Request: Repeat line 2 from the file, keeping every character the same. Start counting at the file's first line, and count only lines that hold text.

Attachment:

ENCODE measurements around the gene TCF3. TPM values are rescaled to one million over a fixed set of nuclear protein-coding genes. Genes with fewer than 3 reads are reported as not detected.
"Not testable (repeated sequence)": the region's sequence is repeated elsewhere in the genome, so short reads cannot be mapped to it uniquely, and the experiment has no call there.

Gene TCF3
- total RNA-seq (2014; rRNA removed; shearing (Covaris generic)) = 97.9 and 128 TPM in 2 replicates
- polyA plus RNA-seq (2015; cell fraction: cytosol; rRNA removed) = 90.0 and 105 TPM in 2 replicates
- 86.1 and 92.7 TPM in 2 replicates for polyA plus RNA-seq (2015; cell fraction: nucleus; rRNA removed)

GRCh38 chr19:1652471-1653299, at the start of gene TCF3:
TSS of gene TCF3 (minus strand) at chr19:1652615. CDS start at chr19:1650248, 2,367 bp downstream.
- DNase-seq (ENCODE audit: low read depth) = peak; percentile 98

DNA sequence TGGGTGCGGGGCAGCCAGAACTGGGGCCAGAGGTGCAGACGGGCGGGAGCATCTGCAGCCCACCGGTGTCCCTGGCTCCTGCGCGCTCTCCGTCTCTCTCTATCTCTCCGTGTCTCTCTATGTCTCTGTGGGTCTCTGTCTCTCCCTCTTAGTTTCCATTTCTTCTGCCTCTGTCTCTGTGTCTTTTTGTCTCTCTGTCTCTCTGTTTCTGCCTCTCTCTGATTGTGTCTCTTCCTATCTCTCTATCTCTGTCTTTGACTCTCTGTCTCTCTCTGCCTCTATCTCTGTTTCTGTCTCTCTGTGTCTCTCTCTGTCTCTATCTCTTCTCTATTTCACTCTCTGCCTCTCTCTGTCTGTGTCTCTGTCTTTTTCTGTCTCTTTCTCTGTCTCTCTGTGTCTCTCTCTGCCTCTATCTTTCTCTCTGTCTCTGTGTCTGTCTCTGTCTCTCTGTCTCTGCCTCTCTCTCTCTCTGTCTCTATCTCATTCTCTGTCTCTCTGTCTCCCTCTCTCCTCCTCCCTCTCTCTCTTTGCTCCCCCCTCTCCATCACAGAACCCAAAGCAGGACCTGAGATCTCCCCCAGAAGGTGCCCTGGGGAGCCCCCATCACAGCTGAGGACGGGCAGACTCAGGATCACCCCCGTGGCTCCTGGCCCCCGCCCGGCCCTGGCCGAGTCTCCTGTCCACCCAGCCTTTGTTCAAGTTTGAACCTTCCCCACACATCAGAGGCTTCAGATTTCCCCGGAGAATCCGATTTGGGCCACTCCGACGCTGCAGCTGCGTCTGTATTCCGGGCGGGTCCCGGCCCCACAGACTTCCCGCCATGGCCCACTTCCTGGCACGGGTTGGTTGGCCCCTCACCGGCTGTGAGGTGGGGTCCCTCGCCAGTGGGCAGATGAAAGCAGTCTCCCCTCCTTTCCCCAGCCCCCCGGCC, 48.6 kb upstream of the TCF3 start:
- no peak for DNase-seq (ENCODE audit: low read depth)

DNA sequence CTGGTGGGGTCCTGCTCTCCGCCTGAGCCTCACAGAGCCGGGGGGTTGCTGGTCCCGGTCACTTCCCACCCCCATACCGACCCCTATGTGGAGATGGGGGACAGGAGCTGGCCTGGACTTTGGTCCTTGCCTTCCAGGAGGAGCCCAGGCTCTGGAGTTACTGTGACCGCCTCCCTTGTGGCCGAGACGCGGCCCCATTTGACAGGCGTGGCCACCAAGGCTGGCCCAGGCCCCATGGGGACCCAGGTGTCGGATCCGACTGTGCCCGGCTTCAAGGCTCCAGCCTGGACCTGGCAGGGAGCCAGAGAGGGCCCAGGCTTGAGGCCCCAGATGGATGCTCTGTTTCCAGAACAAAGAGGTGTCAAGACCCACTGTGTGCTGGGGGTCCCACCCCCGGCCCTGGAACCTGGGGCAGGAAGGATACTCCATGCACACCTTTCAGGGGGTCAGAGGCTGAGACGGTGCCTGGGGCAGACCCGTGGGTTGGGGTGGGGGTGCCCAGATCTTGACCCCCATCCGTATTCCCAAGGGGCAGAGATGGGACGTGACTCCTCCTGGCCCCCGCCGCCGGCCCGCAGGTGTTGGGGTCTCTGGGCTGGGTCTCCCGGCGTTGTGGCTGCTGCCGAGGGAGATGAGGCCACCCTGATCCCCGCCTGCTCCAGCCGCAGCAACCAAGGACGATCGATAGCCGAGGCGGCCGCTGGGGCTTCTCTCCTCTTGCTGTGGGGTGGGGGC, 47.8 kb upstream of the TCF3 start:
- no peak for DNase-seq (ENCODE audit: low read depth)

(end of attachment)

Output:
"Not testable (repeated sequence)": the region's sequence is repeated elsewhere in the genome, so short reads cannot be mapped to it uniquely, and the experiment has no call there.